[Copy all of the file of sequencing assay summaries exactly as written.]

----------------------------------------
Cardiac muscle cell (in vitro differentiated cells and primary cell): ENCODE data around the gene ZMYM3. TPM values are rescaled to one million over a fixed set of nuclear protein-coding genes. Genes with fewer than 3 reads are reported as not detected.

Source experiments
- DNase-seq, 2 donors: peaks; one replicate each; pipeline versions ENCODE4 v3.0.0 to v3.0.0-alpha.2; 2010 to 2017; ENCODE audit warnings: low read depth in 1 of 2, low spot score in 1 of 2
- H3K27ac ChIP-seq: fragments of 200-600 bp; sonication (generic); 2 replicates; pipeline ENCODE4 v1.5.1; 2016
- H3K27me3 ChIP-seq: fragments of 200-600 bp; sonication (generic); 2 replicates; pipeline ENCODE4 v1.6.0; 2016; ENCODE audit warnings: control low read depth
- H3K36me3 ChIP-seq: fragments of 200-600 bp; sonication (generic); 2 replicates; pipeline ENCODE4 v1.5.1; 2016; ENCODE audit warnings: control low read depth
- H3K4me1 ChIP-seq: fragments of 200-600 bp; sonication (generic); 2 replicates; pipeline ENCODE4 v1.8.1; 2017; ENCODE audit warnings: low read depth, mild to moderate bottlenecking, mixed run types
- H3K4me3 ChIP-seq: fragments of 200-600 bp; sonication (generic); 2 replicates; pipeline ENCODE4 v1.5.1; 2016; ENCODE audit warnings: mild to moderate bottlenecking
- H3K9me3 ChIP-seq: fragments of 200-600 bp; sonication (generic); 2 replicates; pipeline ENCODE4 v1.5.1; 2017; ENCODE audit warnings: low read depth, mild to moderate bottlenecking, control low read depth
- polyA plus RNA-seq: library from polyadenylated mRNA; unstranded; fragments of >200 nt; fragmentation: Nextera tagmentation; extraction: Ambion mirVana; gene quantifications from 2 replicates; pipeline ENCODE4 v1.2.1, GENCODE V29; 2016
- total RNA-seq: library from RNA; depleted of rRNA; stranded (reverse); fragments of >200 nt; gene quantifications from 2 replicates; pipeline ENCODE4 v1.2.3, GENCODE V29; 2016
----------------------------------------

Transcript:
Cardiac muscle cell (in vitro differentiated cells and primary cell): ENCODE data around the gene ZMYM3. TPM values are rescaled to one million over a fixed set of nuclear protein-coding genes. Genes with fewer than 3 reads are reported as not detected.

Source experiments
- DNase-seq, 2 donors: peaks; one replicate each; pipeline versions ENCODE4 v3.0.0 to v3.0.0-alpha.2; 2010 to 2017; ENCODE audit warnings: low read depth in 1 of 2, low spot score in 1 of 2
- H3K27ac ChIP-seq: fragments of 200-600 bp; sonication (generic); 2 replicates; pipeline ENCODE4 v1.5.1; 2016
- H3K27me3 ChIP-seq: fragments of 200-600 bp; sonication (generic); 2 replicates; pipeline ENCODE4 v1.6.0; 2016; ENCODE audit warnings: control low read depth
- H3K36me3 ChIP-seq: fragments of 200-600 bp; sonication (generic); 2 replicates; pipeline ENCODE4 v1.5.1; 2016; ENCODE audit warnings: control low read depth
- H3K4me1 ChIP-seq: fragments of 200-600 bp; sonication (generic); 2 replicates; pipeline ENCODE4 v1.8.1; 2017; ENCODE audit warnings: low read depth, mild to moderate bottlenecking, mixed run types
- H3K4me3 ChIP-seq: fragments of 200-600 bp; sonication (generic); 2 replicates; pipeline ENCODE4 v1.5.1; 2016; ENCODE audit warnings: mild to moderate bottlenecking
- H3K9me3 ChIP-seq: fragments of 200-600 bp; sonication (generic); 2 replicates; pipeline ENCODE4 v1.5.1; 2017; ENCODE audit warnings: low read depth, mild to moderate bottlenecking, control low read depth
- polyA plus RNA-seq: library from polyadenylated mRNA; unstranded; fragments of >200 nt; fragmentation: Nextera tagmentation; extraction: Ambion mirVana; gene quantifications from 2 replicates; pipeline ENCODE4 v1.2.1, GENCODE V29; 2016
- total RNA-seq: library from RNA; depleted of rRNA; stranded (reverse); fragments of >200 nt; gene quantifications from 2 replicates; pipeline ENCODE4 v1.2.3, GENCODE V29; 2016